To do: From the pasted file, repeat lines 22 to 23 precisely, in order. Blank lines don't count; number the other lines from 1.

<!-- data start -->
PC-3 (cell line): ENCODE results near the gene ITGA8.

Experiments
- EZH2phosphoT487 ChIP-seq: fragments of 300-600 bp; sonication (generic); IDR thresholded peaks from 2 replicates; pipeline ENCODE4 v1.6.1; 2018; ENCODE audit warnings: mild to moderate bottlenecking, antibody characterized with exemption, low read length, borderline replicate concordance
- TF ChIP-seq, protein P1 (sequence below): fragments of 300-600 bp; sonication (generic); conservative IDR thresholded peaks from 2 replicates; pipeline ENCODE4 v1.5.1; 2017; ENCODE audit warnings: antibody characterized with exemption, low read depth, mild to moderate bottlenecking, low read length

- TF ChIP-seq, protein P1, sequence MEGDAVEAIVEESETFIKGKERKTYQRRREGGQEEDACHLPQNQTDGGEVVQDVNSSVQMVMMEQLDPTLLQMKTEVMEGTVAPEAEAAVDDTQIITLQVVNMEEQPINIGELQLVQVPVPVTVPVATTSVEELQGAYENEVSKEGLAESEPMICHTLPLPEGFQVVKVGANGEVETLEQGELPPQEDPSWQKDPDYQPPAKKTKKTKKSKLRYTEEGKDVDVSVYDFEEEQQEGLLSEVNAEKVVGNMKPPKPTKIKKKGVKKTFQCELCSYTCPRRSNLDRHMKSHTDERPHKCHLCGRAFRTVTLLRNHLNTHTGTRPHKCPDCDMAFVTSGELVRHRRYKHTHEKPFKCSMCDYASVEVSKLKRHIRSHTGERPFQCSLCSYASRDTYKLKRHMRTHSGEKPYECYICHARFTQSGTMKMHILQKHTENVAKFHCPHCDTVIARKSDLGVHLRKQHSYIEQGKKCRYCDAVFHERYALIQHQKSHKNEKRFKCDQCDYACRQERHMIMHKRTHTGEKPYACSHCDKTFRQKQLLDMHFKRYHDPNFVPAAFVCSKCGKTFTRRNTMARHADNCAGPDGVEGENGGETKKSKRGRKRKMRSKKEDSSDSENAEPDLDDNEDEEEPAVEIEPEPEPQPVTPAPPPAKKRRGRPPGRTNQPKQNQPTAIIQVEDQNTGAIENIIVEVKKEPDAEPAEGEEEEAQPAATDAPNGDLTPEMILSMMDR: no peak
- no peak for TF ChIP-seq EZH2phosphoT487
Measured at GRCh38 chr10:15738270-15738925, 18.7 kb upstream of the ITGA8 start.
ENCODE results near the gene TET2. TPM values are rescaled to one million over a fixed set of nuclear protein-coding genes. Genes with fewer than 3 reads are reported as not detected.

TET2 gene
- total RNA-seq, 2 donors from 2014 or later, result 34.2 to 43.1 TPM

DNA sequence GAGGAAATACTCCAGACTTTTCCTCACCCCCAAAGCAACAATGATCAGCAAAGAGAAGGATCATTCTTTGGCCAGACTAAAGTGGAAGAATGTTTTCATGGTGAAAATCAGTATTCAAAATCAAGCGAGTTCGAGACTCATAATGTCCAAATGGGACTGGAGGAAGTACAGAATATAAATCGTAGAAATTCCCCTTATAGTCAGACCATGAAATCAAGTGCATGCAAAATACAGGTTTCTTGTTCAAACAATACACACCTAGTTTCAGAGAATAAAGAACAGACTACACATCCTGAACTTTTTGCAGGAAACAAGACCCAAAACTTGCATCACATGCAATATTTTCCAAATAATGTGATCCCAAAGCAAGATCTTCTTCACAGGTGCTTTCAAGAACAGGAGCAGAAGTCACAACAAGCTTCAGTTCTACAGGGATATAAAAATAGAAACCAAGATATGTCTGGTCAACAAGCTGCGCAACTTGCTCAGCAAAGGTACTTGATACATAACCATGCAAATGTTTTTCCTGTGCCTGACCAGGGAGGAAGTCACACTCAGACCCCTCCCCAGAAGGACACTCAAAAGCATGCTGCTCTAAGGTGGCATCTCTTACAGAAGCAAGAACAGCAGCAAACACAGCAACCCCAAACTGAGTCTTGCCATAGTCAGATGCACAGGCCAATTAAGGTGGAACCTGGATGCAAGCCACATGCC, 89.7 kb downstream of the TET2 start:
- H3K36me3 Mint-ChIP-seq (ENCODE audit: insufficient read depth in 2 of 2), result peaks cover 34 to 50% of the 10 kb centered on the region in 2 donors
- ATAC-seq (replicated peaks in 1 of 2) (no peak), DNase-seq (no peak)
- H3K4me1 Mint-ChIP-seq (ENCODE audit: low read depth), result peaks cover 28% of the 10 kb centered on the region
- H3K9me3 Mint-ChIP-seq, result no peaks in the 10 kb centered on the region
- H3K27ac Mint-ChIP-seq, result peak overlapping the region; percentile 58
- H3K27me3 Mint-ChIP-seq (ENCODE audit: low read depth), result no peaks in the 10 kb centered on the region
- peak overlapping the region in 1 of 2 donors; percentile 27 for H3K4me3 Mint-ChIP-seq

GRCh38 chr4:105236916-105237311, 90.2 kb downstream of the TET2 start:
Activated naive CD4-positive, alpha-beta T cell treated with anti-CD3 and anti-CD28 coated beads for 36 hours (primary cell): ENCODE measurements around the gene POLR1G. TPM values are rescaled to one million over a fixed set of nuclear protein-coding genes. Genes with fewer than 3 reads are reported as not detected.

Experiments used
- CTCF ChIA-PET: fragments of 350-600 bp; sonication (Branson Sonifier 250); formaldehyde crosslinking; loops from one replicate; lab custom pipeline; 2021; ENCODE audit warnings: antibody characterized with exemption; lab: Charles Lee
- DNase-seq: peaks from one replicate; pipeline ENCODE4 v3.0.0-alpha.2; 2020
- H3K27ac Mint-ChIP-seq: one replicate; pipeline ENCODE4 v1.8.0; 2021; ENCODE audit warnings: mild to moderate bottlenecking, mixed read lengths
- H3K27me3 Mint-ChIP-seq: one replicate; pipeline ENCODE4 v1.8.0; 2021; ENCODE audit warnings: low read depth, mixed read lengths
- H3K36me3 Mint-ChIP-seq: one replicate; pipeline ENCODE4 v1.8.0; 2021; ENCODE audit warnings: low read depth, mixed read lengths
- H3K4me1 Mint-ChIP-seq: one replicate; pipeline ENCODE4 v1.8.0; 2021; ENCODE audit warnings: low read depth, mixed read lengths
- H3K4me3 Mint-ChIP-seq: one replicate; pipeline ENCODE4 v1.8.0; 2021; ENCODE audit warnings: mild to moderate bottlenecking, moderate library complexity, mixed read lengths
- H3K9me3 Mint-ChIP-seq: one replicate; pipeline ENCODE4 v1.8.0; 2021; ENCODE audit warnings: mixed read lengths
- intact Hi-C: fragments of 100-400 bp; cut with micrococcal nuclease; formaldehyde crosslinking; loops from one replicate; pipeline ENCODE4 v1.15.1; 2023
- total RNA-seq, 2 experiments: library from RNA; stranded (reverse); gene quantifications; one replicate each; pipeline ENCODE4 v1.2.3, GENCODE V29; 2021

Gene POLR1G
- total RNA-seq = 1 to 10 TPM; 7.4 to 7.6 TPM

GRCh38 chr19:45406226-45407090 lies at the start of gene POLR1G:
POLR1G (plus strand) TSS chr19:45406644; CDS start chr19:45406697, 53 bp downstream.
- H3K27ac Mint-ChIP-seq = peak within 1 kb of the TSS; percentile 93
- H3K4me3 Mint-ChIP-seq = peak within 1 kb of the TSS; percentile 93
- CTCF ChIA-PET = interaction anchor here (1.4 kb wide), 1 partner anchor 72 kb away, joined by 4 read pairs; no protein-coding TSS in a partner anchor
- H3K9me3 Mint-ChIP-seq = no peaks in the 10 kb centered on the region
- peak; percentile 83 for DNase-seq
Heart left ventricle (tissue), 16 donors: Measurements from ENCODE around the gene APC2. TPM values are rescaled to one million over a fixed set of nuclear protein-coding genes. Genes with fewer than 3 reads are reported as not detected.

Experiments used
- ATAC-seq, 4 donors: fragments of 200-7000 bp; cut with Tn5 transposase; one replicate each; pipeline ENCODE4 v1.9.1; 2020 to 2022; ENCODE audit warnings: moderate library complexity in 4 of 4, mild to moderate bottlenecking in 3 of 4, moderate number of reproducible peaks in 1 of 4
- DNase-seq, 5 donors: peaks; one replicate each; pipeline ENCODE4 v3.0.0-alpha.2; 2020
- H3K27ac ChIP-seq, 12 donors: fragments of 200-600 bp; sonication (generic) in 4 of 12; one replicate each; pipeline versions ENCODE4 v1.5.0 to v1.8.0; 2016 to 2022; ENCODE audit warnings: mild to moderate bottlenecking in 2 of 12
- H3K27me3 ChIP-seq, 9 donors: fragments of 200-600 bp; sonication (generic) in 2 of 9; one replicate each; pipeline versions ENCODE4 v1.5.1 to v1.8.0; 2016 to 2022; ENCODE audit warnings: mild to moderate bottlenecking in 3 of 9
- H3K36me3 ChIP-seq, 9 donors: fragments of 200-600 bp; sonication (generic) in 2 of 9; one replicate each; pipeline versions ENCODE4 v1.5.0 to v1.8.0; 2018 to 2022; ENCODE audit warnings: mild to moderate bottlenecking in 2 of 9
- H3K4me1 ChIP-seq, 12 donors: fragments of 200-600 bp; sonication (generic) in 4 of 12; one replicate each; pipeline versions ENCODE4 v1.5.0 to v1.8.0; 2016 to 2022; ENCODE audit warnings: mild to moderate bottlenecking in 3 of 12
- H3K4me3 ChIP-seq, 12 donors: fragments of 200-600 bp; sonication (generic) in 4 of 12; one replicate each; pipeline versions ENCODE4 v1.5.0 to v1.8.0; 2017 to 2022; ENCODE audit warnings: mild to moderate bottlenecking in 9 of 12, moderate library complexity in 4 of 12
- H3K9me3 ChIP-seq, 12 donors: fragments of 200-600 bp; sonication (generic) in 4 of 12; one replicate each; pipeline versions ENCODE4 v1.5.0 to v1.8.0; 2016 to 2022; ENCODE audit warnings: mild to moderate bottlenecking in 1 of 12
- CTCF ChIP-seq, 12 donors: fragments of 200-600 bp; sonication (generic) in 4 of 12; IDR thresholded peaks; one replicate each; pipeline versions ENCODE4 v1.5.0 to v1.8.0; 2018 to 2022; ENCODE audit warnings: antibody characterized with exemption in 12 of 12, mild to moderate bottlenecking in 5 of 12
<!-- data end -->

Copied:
- CTCF ChIA-PET: fragments of 350-600 bp; sonication (Branson Sonifier 250); formaldehyde crosslinking; loops from one replicate; lab custom pipeline; 2021; ENCODE audit warnings: antibody characterized with exemption; lab: Charles Lee
- DNase-seq: peaks from one replicate; pipeline ENCODE4 v3.0.0-alpha.2; 2020